Generally speaking, players bust for particular reasons. Sam Bowie would have been a terrific NBA center, but he kept getting hurt. Same, I believe, with Greg Oden. Tony Mandarich was a giant at Michigan State, but he also happened to be hopped up on steroids and artificially enhanced cow-horse membrane injections (or something of the sort). Pearl Washington was fat and lazy. Ryan Leaf was a headcase. JaMarcus Russell refused to study opposing defenses. Alexandre Daigle never showed a genuine love for hockey.
In Anthony Bennett, however, we have something fresh and unique.
Simply put, the No. 1 overall pick in the 2013 NBA Draft just isn’t very good.
It’s weird, right? How can a No. 1 pick not be very good? How can he lack talent, especially when he put up big numbers at UNLV and had scouts flocking to his workouts? How could so many people miss on a man being paid so much money?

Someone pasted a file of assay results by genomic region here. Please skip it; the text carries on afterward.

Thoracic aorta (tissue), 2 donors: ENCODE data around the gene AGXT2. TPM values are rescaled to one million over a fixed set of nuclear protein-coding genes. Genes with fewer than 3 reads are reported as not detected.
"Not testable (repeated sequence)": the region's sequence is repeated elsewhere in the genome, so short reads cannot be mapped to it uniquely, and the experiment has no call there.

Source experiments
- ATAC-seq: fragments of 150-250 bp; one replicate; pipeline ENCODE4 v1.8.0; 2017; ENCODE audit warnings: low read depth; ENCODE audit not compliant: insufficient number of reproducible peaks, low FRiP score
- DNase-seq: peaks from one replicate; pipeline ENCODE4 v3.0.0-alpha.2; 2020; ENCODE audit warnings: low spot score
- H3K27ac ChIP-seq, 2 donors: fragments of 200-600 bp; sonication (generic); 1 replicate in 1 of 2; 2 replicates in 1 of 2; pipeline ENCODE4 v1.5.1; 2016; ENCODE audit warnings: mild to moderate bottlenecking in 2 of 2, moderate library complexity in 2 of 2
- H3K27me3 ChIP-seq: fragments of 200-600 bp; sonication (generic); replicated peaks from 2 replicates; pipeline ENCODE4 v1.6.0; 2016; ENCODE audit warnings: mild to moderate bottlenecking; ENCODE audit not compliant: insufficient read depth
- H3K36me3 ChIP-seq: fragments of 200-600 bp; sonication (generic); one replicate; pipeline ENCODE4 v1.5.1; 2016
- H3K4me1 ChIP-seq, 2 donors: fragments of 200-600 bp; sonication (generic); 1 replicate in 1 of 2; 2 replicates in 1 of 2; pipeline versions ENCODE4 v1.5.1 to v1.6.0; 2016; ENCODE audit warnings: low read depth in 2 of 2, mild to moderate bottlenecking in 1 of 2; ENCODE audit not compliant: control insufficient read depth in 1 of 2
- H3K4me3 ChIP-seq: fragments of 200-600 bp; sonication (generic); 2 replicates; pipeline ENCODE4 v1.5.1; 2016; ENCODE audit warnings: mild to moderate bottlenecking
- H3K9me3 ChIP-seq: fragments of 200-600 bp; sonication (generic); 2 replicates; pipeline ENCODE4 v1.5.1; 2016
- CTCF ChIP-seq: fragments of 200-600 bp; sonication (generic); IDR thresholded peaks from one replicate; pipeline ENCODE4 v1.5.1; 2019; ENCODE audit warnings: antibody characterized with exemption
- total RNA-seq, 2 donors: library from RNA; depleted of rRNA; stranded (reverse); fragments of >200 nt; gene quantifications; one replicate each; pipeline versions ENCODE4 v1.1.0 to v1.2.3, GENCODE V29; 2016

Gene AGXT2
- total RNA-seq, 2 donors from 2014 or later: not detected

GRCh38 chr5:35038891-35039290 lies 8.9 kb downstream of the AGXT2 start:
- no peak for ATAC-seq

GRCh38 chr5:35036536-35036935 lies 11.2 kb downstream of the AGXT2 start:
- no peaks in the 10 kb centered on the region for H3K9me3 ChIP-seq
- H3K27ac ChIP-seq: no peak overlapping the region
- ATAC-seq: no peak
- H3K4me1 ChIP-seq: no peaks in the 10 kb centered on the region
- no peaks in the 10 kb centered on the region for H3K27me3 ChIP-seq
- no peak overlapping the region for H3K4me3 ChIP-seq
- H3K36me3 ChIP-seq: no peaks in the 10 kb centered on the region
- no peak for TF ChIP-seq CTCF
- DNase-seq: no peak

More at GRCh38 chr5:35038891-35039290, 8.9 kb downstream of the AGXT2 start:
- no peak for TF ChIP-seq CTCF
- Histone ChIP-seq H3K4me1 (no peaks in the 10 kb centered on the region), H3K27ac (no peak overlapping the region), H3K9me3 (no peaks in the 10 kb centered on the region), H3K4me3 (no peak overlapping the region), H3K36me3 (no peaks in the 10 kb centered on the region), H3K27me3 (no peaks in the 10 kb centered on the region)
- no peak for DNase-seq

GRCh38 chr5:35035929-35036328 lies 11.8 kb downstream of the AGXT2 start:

Answer: I don’t know.
What I do know is, yesterday afternoon, Bennett cleared waivers, and will be singing with the Toronto Raptors for $947,276. The team will certainly say all the right things: Fresh start, terrific attitude, a Canadian kid coming home. Apparently Bennett played very well in recent action for his country’s national team, which isn’t a bad sign. But now, three years into his career, it’s pretty clear Bennett is little more than a marginal NBA player; a seventh … eighth … ninth man who may well wind up finishing his days in Europe or Spain or France.
Is he the biggest bust in NBA Draft history? No, but only because—compared to the spectacular ways past disappointments flamed out—Bennett’s mediocre demise is dull and uninteresting.
But is he the worst player ever to be picked first?
Yes. He is.